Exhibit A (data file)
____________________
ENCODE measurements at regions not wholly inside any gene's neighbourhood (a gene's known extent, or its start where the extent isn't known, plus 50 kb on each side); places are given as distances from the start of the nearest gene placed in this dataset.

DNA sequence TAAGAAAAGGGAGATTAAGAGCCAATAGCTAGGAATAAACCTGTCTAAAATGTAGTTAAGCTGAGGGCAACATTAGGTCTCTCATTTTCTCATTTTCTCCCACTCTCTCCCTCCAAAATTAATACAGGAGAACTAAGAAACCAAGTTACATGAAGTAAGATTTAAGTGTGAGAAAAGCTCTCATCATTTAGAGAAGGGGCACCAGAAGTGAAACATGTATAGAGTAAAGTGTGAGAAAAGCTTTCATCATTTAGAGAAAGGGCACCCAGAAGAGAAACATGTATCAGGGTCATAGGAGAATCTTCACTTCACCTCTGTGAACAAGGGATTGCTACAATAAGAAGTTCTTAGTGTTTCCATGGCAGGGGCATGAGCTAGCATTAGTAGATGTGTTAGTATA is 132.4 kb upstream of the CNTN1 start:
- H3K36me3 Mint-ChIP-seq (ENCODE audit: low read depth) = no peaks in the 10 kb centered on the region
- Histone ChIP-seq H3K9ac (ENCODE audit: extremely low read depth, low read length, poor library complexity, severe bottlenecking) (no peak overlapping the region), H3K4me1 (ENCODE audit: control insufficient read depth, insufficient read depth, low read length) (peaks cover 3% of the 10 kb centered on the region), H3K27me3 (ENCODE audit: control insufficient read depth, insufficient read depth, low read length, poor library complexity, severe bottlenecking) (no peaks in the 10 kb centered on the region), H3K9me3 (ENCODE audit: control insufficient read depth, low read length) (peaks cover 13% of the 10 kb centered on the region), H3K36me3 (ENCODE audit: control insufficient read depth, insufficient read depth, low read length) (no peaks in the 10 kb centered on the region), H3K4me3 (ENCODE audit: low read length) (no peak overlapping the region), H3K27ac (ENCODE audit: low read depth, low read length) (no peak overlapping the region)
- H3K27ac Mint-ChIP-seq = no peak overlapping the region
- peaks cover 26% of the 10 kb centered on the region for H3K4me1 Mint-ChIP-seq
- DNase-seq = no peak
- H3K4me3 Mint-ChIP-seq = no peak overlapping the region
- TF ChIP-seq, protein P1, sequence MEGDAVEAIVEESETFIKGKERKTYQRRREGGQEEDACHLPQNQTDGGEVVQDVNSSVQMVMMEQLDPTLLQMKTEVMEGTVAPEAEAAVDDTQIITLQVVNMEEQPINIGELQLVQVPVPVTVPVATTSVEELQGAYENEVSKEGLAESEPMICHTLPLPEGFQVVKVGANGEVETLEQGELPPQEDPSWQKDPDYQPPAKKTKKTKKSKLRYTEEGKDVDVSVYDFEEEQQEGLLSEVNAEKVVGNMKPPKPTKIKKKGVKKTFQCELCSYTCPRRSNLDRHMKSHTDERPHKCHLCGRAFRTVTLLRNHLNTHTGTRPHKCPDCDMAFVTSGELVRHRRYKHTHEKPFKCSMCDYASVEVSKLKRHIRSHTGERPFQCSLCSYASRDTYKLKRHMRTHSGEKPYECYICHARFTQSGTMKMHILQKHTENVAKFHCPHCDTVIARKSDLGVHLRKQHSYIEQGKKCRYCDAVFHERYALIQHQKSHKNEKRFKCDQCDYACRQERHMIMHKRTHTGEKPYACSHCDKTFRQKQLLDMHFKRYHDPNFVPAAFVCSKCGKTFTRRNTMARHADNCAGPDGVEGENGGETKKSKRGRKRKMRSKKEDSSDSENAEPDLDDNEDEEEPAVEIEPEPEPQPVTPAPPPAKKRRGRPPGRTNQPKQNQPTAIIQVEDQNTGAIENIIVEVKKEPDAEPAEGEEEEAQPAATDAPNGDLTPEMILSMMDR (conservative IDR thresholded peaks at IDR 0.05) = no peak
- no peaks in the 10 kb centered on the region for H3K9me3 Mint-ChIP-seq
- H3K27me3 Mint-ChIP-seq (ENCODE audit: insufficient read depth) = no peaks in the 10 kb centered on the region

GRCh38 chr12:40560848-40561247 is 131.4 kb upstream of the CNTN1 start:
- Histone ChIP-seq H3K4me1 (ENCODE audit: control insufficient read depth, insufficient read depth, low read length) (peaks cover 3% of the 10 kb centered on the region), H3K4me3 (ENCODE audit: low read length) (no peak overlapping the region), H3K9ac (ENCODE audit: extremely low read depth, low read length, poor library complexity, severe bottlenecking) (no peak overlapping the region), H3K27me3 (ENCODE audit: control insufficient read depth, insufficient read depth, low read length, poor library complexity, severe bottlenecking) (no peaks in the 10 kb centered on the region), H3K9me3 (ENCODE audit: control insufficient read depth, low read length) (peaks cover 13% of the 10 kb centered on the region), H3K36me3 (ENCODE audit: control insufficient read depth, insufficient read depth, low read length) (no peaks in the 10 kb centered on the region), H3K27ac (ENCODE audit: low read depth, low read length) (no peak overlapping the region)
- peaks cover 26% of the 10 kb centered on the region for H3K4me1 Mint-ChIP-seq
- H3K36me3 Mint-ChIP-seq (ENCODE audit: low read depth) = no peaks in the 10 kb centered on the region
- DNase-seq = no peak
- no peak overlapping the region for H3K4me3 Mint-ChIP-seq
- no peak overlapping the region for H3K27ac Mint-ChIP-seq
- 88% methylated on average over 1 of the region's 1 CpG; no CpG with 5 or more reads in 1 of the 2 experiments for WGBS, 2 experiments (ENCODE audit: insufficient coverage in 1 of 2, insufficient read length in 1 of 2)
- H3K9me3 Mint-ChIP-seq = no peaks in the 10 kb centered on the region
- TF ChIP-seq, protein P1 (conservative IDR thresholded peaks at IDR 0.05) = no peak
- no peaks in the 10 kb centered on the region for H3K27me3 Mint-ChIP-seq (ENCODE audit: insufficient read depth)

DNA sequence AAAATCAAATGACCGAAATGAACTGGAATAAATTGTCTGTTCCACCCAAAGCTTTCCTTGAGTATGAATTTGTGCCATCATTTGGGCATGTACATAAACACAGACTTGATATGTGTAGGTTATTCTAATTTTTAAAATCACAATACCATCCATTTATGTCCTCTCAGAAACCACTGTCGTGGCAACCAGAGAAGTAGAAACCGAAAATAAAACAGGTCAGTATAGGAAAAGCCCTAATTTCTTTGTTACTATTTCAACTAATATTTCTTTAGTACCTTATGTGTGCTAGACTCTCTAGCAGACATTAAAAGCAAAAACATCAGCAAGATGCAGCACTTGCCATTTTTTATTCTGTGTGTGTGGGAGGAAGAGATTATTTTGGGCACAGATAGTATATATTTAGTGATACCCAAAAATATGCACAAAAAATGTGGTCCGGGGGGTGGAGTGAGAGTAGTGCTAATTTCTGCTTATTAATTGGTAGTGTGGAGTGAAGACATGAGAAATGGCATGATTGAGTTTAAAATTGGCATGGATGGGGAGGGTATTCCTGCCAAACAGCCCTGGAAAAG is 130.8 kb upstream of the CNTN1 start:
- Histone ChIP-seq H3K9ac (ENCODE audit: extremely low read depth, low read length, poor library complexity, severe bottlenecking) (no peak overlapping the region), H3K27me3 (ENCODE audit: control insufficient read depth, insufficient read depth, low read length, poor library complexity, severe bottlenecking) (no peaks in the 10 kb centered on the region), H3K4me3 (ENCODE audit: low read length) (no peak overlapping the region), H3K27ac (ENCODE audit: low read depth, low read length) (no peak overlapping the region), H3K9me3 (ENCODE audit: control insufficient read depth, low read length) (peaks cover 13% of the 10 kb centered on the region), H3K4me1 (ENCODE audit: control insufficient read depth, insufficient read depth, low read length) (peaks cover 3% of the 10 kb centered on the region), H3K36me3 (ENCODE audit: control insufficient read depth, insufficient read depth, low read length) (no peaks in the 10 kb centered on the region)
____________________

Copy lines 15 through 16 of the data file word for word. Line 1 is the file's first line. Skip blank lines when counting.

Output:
- H3K36me3 Mint-ChIP-seq (ENCODE audit: low read depth) = no peaks in the 10 kb centered on the region
- DNase-seq = no peak